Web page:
Breaking Bad 4x4: "Bullet Points"

Wherein Walt, Skyler and company begin to figure out that it's never the crime that gets you, it's the coverup

By Matt Zoller Seitz

Published August 8, 2011 2:30PM (EDT)

[EDITOR'S NOTE: As always, the following recap contains spoilers for last night's episode. Proceed at your own risk.]

Vince Gilligan, the creator of "Breaking Bad," once said that he and the show's writing staff deliberately wrote themselves into corners during Season 3 for the challenge of writing their way out. I hope the exercise has been fun, because the show is still backed into a corner from the end of last season, when Gus decided that Walt was more trouble than he was worth and could be replaced by his erstwhile protégé, Gale. Walt responded by pressuring Jesse to kill Gale. (Walt volunteered to do the deed himself but had to press Gale into service when he got held hostage in the lab.)

The murder of Gale was strictly a desperation move; by Walt's admission, it didn't truly solve any problems, it just bought him and Jesse a bit of time. But the cost of that time has been steep, not just for Walt but for the show itself. We're almost halfway into Season 4 of "Breaking Bad," and the show is still dealing with the fallout from the last episodes of Season 3. The title of last night's episode was "Bullet Points," named for the comically thorough list that Skyler printed out to help her and Walt convince Hank and Marie that Walt earned his fortune by counting cards rather than cooking meth. But the title doubled as an inadvertent confession of what "Breaking Bad" has become in Season 4: an exercise in accounting, in dramatic housekeeping, one that is constantly asking: Where are we? How did we get here? How do we move forward? Are there any loose ends that still need to be tied up?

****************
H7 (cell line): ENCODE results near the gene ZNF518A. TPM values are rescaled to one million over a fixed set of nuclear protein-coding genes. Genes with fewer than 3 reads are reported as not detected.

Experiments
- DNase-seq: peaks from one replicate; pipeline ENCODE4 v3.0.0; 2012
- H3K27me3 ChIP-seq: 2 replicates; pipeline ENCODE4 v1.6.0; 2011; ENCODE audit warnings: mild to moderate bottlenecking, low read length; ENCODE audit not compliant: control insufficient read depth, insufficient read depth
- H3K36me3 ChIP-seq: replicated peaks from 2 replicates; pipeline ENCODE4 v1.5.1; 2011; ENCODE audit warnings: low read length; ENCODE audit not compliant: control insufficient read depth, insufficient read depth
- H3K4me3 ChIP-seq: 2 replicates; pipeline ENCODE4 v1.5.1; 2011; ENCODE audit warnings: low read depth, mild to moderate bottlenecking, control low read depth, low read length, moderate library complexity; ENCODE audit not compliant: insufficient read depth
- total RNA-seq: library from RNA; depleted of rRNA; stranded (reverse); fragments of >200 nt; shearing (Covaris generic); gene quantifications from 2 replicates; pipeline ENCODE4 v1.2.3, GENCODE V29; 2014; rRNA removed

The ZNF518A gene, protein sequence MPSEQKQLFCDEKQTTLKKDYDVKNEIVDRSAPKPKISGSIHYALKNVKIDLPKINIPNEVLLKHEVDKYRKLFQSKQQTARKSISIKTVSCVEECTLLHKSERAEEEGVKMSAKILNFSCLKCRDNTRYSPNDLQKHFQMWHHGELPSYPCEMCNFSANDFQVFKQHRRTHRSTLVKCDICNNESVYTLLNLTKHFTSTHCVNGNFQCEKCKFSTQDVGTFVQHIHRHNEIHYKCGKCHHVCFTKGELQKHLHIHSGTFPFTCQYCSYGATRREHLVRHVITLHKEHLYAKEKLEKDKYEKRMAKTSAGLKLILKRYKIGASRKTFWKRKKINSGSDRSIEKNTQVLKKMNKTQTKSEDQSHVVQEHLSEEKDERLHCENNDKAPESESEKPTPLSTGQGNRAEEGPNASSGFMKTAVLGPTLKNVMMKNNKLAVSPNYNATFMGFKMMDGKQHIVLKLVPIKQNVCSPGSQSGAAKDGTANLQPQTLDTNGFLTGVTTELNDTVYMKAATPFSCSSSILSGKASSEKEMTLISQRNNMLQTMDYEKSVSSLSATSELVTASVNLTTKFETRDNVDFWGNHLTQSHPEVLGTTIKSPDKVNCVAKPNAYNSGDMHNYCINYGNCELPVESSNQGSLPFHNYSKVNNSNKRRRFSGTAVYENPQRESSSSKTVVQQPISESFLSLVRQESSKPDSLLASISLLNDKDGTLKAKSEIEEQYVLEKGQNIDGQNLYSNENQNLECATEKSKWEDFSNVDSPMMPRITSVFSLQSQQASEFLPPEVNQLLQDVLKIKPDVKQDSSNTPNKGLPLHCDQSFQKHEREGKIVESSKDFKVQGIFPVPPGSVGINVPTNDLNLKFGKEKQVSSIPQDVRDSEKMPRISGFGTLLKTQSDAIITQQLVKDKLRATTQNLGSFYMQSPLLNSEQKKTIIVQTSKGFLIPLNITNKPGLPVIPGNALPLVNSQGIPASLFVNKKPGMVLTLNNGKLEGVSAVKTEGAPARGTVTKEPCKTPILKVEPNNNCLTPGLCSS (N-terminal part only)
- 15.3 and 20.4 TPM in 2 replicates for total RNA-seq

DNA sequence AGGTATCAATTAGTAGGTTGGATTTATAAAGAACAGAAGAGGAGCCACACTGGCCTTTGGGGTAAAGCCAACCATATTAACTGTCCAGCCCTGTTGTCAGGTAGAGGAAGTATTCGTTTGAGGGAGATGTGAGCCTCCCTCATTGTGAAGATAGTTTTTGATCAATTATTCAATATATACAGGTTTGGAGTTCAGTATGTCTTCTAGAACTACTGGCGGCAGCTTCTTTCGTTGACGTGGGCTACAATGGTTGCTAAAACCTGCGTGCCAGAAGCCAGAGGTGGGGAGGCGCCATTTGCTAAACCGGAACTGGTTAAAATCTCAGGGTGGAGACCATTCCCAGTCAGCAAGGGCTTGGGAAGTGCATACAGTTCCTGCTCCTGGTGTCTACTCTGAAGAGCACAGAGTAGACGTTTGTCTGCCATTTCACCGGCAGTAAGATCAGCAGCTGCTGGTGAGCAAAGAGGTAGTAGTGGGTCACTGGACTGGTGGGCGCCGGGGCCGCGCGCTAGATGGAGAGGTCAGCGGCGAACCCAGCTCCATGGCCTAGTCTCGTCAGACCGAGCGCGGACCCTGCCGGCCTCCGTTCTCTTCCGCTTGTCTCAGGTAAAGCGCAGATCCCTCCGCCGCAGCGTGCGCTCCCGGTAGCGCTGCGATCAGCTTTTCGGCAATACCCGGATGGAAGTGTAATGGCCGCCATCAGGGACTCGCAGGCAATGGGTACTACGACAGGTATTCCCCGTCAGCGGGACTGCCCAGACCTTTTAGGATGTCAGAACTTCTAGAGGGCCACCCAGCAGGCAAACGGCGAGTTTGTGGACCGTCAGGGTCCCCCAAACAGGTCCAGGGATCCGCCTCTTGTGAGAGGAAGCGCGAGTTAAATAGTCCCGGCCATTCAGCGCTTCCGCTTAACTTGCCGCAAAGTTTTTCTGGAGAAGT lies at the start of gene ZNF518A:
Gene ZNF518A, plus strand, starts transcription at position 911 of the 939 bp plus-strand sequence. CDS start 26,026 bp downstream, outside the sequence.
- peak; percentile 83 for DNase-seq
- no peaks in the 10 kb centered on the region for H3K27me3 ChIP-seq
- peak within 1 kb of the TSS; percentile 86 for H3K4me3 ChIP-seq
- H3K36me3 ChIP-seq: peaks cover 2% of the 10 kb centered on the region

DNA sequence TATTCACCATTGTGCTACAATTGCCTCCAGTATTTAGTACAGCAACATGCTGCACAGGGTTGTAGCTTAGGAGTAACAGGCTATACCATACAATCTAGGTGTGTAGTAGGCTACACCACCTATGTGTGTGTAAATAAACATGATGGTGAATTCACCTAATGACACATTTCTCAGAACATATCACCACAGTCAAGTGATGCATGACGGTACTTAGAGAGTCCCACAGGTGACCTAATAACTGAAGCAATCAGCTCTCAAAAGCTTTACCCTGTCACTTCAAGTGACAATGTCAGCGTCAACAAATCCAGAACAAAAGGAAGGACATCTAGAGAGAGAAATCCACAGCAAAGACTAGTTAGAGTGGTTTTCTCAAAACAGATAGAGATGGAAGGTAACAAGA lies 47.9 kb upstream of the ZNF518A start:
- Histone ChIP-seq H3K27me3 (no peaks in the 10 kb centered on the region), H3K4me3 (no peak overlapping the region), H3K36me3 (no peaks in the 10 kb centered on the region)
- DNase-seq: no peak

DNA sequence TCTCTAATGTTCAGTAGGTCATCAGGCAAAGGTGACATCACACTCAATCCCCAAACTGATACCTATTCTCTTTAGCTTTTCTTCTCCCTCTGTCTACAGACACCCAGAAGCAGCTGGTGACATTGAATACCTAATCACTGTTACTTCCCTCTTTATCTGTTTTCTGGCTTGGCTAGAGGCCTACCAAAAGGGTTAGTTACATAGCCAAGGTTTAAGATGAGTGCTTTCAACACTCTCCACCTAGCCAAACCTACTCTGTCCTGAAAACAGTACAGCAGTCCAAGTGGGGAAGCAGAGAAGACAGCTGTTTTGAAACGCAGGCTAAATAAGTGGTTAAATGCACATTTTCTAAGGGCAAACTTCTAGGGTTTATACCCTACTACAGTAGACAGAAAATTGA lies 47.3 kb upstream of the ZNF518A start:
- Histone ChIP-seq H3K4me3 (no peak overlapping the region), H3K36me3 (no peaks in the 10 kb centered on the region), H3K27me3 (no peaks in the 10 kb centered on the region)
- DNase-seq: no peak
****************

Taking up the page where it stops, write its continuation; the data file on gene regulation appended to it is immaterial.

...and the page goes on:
That's an expected part of any heavily plot-driven series, but there's always a risk that the accounting or housekeeping aspects will overwhelm a show's more spontaneous pleasures -- and that's what seems to be happening on "Breaking Bad." The show is still terrific, still a pleasure to watch and write about, but these past four episodes have been so much about details and aftermath that it's hard to imagine it moving forward without some possibly ludicrous deus ex machina occurring. And the constant dwelling on the plausibility of Walt's card-counting and car wash investment scheme naturally encourages the viewer to question the plausibility of everything that has happened up to now, which can't be good for the show.